Brussels should accept an agreement between Serbs and ethnic Albanians to settle their long-standing dispute over Kosovo, a top EU official said on Sunday (26 August), seeking to dispel fears that any redrawing of Balkan borders might reignite feuds in the volatile region.
“It’s about a bilateral solution which should not serve as a blueprint for other issues,” Neighbourhood Commissioner Johannes Hahn said at a press conference in Austria with the presidents of Kosovo and Serbia, Hashim Thaçi and Aleksandar Vučić.
Both Balkan states need to normalise relations to qualify for EU membership and “once there is an agreement, it should be respected” by all members of the world’s biggest trading bloc, Hahn said, as quoted by Bloomberg.
Thaçi and Vučić spoke at an international forum in Alpbach, Austria, during the weekend and will resume EU-mediated talks on 7 September in Brussels to reach a deal that Hahn described as a “geopolitical necessity”.
Kosovo’s 2008 declaration of independence, backed by the United States, is recognised by 23 of 28 EU countries. Serbia rejects the secession, and is supported by Russia and China.
The five EU members that do not recognise Kosovo, Spain, Greece, Cyprus, Slovakia and Romania, fear the precedent border changes, created by the Kosovo case, might set.
“It’s our task, our responsibility to care about European countries and not to leave it to other parties, third parties somewhere in the world,” Hahn said.
“It is time for us to make new history,” Thaçi said in Alpbach, according to Balkan Insight.
🇽🇰 Thaci: “The time for an agreement between Kosovo and Serbia is now.”
🇷🇸 Vucic: “If we cannot solve it, who will?”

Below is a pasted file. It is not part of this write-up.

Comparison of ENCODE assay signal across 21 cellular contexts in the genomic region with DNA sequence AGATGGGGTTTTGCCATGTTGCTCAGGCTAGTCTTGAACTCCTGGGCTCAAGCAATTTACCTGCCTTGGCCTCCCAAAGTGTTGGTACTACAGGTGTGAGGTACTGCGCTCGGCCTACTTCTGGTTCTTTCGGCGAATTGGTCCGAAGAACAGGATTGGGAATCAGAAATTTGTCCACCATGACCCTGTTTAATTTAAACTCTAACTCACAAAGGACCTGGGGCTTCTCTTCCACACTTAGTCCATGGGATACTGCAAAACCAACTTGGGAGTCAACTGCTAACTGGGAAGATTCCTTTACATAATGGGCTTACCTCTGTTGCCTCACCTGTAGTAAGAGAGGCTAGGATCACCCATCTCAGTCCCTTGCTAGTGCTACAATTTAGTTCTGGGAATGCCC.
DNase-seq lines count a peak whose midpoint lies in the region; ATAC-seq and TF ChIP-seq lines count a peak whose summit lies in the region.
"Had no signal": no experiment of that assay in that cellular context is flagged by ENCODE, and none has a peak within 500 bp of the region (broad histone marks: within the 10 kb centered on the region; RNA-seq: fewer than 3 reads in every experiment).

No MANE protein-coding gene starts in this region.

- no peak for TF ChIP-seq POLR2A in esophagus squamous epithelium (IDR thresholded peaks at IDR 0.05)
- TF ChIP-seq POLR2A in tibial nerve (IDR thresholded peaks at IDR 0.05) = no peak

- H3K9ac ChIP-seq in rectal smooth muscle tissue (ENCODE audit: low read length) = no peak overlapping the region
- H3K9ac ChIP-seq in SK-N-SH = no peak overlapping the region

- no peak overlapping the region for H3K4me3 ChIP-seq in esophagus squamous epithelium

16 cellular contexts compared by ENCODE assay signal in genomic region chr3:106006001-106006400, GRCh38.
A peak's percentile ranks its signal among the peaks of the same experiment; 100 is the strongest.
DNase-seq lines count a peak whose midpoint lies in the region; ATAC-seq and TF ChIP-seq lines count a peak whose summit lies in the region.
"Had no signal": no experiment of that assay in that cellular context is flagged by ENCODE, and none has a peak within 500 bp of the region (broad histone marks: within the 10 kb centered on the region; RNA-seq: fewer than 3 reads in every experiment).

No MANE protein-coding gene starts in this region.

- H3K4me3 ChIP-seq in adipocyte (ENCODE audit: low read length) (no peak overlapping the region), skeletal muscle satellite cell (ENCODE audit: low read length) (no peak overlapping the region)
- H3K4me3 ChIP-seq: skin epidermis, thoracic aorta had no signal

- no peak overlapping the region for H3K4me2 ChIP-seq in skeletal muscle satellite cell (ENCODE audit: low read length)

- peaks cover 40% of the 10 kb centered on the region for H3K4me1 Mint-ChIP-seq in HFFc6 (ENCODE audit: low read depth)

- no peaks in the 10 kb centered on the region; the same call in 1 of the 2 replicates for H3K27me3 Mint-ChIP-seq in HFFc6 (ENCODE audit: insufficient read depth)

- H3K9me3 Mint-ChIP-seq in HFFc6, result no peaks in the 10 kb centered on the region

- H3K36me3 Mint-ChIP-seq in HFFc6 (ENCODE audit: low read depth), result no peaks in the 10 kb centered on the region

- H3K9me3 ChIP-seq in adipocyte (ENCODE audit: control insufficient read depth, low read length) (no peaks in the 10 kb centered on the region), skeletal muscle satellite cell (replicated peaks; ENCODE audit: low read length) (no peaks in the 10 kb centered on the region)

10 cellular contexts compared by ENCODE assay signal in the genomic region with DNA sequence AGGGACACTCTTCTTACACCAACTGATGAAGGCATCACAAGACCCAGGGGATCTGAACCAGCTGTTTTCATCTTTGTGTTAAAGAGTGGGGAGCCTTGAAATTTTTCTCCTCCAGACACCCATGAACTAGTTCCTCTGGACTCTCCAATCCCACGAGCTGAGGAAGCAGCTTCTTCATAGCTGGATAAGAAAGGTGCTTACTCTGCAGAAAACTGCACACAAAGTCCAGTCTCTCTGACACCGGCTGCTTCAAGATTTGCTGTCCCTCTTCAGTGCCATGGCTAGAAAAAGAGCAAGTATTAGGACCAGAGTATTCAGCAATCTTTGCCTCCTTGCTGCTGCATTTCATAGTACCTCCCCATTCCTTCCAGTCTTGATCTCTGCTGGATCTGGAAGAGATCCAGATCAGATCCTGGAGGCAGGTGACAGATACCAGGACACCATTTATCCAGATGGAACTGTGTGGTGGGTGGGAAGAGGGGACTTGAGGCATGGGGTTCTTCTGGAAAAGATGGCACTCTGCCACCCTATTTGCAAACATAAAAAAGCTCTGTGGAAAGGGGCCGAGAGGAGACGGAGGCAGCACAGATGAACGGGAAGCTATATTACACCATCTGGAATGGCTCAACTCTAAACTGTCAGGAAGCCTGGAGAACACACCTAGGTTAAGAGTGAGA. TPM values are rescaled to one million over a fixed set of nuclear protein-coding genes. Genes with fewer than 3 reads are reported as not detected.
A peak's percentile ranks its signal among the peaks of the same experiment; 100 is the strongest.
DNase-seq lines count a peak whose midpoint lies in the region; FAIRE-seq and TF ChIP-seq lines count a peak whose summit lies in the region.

🇪🇺 Hahn: “We will not impose something from outside.”
🇺🇸 Bolton: “We don’t exclude territorial adjustments.” https://t.co/4fgcHKHrls
— Balkan Insight (@BalkanInsight) August 26, 2018
BETA news agency reported that Vučić too expressed dissatisfaction over the desire of “other countries” to influence the content of a possible agreement between Belgrade and Pristina.
Russia is opposed to settling the Kosovo issue, which plays into its hands as a frozen conflict, designed to prevent the region from rapprochement with the West.
“Now we are trying to do something that is of great importance to our future, something that is very important for the Albanians also. We must live together, we are the two most numerous people in the Balkans. If we cannot solve it, who will?” Vučić said.
“We have just witnessed a very historic moment,” Hahn said after Thaçi and Vučić had spoken.
If Kosovo and Serbia settle their relations, Serbia would be very close to EU accession, as it is seen as one of the two front-runners (with Montenegro), among the six Western Balkans EU hopefuls.
The EU future for Kosovo is less clear, given its non-recognition by the five EU members.
Kosovo split from Serbia in 2008, almost a decade after NATO air strikes ousted Serbian forces and halted a crackdown on ethnic Albanians during a brutal two-year counter-insurgency.
The unilateral declaration of independence was strongly backed by the US, led at that time by President George W. Bush.
The border created in 2008 left some 120,000 Serbs as a minority among Kosovo’s 1.8 million people, with about 50,000 ethnic Albanians on the other side of the frontier, in the so-called Presevo Valley of Serbia’s south. The Pristina government hardly has any sovereignty in Serbian-populated Northern Kosovo.
Donald Trump’s national security adviser, John Bolton, said on 24 August that Washington would not weigh in on an idea to swap territory between Serbia and Kosovo.
The idea of a territorial swap contrasts with the position expressed by German Chancellor Angela Merkel earlier this month.
Territorial changes in the Balkans are seen by many as opening a Pandora’s Box. They could be particularly dangerous with respect to Macedonia, which has a large ethnic Albanian population.
‘Greater Albania’ is a political project which still has many backers.